“Sorry, dear? Josie found what?”
“A golden keychain. With a leopard on it. I’ve never seen it before, and neither have mom or dad. At least they said they hadn’t, on the phone.”
“Well, that’s very odd. That’s very odd indeed. Is it a pretty keychain? Where do you think it came from?”
“I have no idea.” I was at my house by now. I opened the door and went inside, dumping my stupid flip-flops in the trash can as I went to my room. I sat down on the bed and stared at the golden leopard keychain. My grandfather was right: it was odd. I cleaned underneath the couch every single day, and I definitely would have seen the keychain if it had been there yesterday.
“It must have been Mom or Dad,” I replied. “They probably just don’t remember.”
“What would your mom or dad want with a keychain like that, dear?” My grandfather loved puzzles and riddles and mysteries; this was the best one he’d come across in a while.
“It could have been a gift from someone. Maybe it was given to my mom at work. Or my dad.”
“If that’s true, and it wasn’t there yesterday, then that means either your mom or dad was holding the keychain and dropped it. They probably would have remembered it.”
“I guess so,” I said. “But sometimes they forget things on purpose.”
“That is what adults do,” he said. I could hear him nodding. “But they are fools to think children don’t notice.”
“I guess I’ll never really know,” I said.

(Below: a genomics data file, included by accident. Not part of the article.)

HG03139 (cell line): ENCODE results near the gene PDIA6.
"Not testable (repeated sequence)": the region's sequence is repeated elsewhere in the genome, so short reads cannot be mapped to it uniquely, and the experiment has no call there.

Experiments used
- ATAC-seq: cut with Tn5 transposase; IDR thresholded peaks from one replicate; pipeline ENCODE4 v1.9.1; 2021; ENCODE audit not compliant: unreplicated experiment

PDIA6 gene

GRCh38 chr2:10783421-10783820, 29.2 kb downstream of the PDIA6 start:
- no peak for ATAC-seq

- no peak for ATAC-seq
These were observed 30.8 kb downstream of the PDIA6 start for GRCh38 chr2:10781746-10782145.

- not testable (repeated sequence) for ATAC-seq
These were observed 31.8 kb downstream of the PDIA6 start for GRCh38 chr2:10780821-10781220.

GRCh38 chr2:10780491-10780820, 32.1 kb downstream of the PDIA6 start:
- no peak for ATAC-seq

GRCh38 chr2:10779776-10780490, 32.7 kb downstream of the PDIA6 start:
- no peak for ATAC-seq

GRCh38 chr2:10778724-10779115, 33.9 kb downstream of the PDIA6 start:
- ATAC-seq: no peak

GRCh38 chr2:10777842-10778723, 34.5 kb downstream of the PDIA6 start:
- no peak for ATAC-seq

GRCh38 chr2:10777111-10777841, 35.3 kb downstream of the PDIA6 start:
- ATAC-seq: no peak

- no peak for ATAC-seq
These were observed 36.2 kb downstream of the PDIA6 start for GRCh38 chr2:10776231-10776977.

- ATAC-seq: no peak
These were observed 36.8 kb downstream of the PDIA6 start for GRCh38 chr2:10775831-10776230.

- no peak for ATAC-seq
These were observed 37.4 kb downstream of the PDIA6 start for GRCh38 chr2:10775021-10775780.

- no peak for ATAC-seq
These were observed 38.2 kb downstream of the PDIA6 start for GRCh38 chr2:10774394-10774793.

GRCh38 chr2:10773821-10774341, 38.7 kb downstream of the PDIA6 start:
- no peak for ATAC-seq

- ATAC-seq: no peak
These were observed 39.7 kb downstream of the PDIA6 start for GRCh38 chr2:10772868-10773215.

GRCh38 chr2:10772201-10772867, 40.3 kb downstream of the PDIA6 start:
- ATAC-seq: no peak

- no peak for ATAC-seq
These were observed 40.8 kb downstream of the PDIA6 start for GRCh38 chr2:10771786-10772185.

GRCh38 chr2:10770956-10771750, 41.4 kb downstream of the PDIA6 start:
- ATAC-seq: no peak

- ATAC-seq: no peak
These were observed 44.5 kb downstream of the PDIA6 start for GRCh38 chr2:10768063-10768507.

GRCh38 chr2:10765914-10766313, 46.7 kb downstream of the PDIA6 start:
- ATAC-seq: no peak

“Know what, dear?”
“About the keychain.”
“Don’t say that, my dear! There is always an answer. You just have to care to look for it.” I didn’t respond, because for some reason I was feeling very sad, and then I said, “I had lemon cake for lunch.”
“Some of your dad’s cake?”
I was surprised he had remembered. “Yes. It’s so good. I think I’m going to have some more.” I did.
While I was eating my second slice of lemon cake, I said, “Do you really think the keychain belongs to mom or dad?”
“Why, dear? Do you want it?”
“Yes,” I said, but I didn’t, not really.
“I doubt your parents would mind if you kept it. They certainly don’t seem too invested in it. And what good is a keychain if it isn’t used, my dear? To look pretty? Plenty of things look pretty but they aren’t worth anything, they’re meaningless. A good keychain lets you know what’s yours. You see that golden leopard and you think, ‘That’s mine, that belongs to me.’ And you’ll never mistaken your keys for someone else’s ever again. If you’ve lost your keys and are looking for them, you’ll see a glint of gold and find them much more easily than you would if that golden leopard wasn’t there. There are so many good uses for a keychain.”